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BMJ Open 2:e002162 doi:10.1136/bmjopen-2012-002162
  • Public health
    • Protocol

Health literacy, health empowerment and health information search in the field of MMR vaccination: a cross-sectional study protocol

  1. Peter J Schulz1
  1. 1Institute of Communication and Health (ICH), Università della Svizzera italiana, Lugano, Switzerland
  2. 2Dipartimento della Sanità e della Socialità (DSS), Ufficio del Medico Cantonale Canton Ticino, Bellinzona, Switzerland
  1. Correspondence to Nicola Diviani; nicola.diviani{at}usi.ch
  • Received 26 September 2012
  • Accepted 19 October 2012
  • Published 19 November 2012

Abstract

Objectives Although public health offices have a detailed record of the vaccination coverage among adolescents in Switzerland, little is known about the factors that determine the decisions of parents to get their children vaccinated. Based on Schulz & Nakamoto's Extended Health Empowerment Model, the present study aims at surveying parents of adolescents in Ticino (Switzerland) to get insights into the role of health literacy, health empowerment, information search behaviour and potential confounding variables that influence whether adolescents are not at all vaccinated, undervaccinated or fully covered against measles, mumps and rubella (MMR).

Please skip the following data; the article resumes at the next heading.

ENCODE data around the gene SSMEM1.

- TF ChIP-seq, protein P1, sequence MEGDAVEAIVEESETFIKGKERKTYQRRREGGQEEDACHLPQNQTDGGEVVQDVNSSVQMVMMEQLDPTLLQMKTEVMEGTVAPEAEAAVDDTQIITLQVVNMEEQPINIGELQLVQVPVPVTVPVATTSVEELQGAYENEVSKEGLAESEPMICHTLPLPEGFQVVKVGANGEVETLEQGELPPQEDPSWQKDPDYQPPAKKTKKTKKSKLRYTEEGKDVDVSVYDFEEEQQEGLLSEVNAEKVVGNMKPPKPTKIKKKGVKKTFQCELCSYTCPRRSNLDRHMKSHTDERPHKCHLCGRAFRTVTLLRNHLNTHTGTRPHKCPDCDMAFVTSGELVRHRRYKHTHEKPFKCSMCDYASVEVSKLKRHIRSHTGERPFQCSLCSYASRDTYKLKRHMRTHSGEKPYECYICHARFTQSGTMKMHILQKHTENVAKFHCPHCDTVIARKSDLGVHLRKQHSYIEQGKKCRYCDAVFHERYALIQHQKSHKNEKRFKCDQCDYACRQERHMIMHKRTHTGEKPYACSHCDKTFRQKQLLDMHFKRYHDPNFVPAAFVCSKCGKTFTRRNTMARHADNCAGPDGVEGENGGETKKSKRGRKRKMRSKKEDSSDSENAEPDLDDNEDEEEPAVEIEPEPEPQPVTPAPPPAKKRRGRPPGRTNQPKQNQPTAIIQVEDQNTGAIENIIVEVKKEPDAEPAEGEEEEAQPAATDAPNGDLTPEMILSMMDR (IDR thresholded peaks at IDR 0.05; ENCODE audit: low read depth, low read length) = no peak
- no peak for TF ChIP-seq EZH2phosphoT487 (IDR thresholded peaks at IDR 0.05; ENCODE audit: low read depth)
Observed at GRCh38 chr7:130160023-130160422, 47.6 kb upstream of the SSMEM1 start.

Methods and analysis A survey including concepts of the Extended Health Empowerment Model will be administered to all families with adolescents attending the third year of middle school in Ticino. Subsequently, survey responses will be matched with actual data on MMR vaccination coverage of adolescents collected from the Cantonal Office of Public Health in Ticino.

Discussion The results of this study will allow one to draw more comprehensive conclusions about the factors that play a role in parents’ decisions regarding the vaccination of their children. At the same time, the study will provide useful insights on which are the main issues to be considered when addressing parents (on an interpersonal as well as a mass communication level) regarding the vaccination of their children.

This is an open-access article distributed under the terms of the Creative Commons Attribution Non-commercial License, which permits use, distribution, and reproduction in any medium, provided the original work is properly cited, the use is non commercial and is otherwise in compliance with the license. See: http://creativecommons.org/licenses/by-nc/2.0/ and http://creativecommons.org/licenses/by-nc/2.0/legalcode.

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